Beyond the driving test

4 myths about young driver insurance

  1. All young driver insurance policies cost the earth and you may as well give up

    Don't give up! You may have started to consider a second mortgage on the house and pondered how much your great-grandmother's silver would fetch on Antiques Road Show, but there is hope.

    Telematics insurance lets a young driver pay for their insurance how they actually drive - not how the scary statistics say they might drive. The black box in their car sends data to us, which we use to give the driver feedback on their speed, acceleration, braking and cornering. If all goes well and their driving score out of 100 is in the green, they'll be on track for a discount of up to 21% off their premium.

    The average young driver saves £500 when they go for an ingenie policy. 70% of our customers have then gone on to receive a discount for good driving, so it's clearly not a massive ask! We also see our average driver's premium come down by around 45% when they renew for a second year.

    ingenie driver Danielle
    Knowing that the price would drop after driving well was a real incentive for me. I’ve had a discount at every stage possible.

    Danielle, 18
    £130 discount after just 3 months

    Find out more about what our customers think of black box insurance.

  2. Cheapest is best

  3. Your son or daughter's insurance is going to cost more than your insurance, there's no 5 ways about it. But jumping at the lowest quote you can find could end up costing more money in the long run.

    Not all policies are created equally. Sure, this one from may be £1,000 lower than anything else you've seen, but there's probably a reason for that. Comparison sites have changed the way we shop for insurance but not always for the best.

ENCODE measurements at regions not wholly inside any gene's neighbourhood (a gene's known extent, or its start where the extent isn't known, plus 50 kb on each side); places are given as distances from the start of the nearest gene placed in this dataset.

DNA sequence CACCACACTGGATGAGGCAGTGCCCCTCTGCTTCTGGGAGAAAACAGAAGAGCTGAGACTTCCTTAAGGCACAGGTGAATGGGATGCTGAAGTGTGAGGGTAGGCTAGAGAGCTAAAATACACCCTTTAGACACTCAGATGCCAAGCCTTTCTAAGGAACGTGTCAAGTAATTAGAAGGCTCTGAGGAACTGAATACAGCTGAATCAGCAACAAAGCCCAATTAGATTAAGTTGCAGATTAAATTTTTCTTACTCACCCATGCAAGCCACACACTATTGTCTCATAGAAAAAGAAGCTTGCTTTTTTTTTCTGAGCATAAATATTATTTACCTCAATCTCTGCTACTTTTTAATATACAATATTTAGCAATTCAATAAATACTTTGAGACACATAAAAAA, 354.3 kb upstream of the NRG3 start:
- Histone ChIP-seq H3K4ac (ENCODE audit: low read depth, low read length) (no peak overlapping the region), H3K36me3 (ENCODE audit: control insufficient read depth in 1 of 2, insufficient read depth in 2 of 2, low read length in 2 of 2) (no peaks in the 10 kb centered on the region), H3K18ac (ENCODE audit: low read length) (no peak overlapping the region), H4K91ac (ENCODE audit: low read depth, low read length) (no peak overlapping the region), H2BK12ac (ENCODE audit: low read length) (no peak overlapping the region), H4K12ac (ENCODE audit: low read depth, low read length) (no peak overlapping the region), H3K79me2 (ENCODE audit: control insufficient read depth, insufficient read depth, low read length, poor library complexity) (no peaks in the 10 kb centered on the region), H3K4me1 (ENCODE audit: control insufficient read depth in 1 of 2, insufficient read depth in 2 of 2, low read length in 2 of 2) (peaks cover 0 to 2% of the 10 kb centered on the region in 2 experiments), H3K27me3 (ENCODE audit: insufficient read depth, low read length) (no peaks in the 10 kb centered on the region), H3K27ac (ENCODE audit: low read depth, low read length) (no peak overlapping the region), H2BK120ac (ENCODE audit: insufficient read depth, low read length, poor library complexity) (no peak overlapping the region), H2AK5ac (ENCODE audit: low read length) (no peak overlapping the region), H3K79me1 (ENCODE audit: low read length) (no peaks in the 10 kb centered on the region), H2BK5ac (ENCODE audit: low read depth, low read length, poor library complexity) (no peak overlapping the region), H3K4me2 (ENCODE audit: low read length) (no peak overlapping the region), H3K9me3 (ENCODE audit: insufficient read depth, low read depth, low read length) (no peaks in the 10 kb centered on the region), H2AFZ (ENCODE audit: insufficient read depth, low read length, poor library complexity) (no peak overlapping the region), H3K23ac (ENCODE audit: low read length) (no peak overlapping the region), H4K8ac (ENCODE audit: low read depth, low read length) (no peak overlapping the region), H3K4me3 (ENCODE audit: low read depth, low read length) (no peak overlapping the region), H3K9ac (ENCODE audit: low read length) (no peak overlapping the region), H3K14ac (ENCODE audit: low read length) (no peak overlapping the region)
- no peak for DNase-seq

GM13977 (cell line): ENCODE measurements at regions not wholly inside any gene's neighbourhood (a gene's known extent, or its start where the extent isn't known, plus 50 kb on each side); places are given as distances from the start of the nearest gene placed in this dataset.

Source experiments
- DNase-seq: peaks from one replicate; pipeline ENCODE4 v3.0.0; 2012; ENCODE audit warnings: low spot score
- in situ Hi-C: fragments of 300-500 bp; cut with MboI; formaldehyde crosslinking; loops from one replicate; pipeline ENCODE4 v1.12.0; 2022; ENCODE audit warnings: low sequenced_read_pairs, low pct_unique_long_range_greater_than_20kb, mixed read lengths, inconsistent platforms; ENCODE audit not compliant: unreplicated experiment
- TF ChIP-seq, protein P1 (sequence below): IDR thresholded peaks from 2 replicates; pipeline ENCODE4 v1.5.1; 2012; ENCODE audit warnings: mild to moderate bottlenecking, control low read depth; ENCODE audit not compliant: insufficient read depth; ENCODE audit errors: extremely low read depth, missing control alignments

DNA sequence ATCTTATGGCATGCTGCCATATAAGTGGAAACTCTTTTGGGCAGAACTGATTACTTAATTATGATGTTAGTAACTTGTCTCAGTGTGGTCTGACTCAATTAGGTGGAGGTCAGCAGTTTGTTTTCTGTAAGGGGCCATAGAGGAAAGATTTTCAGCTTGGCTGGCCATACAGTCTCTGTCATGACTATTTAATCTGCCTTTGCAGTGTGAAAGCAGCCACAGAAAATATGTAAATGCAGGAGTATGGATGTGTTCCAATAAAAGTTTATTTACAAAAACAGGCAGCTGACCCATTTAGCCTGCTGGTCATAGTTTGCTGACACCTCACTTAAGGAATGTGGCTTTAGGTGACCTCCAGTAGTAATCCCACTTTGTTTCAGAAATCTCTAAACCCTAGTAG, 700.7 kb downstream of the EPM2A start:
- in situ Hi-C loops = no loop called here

Be fussy

    I'm going to add to your dismay: not all telematics policies were born equal either. While all black box insurers promise discounts in exchange for good driving, their approach is what matters. For example, we focus on feedback and give extra support to the drivers we can see need more help from their driving data. It’s helped us lower our community’s risk of crashing by 40%.

    Make sure you check if ongoing education is part of the deal as well as what kind of discount is on the table. Your child also needs to comfortable with what they're signing up for - don't gleefully choose a restrictive policy they're going to want to rebel against. That does rather negate the positives of telematics insurance.

    No one company is going to be the cheapest (or most suitable) for everyone, so be open minded and consider smaller name brands.
  4. It's wise to add a young driver on a parent's policy

    For now, maybe, it will save you a buck. But your child won't be building up their own no claims discount, which can save a lot of money over the years.

    However, if you're occasionally driving their car, you should add yourself as a named driver. Provided your licence is clean, you can usually do this for a low cost - and sometimes it can even bring down the price of your child's insurance.

  5. Getting them their own car but putting yourself as the main driver will save money

    This is commonly known as fronting. If you tell an insurer that your child isn't the main driver when they actually are, you're breaking the law.

    You'd save some cash - until the time comes when your little darling backs their car into your garden wall and you need to make a claim.

    Not only does fronting mean the insurance policy is invalid (which is illegal in itself) and your insurer would probably refuse your claim; you'd also be risking a fraud charge. And they're not cheap.

If your child's just passed their driving test, take a look at the other things that need to be ticked off the driving admin list.


Honor joined ingenie in 2014 and is in charge of words on the Young Driver's Guide and blog. Her first car is a Peugeot 206 cabriolet, which is a very sensible choice for the British climate. Follow her on .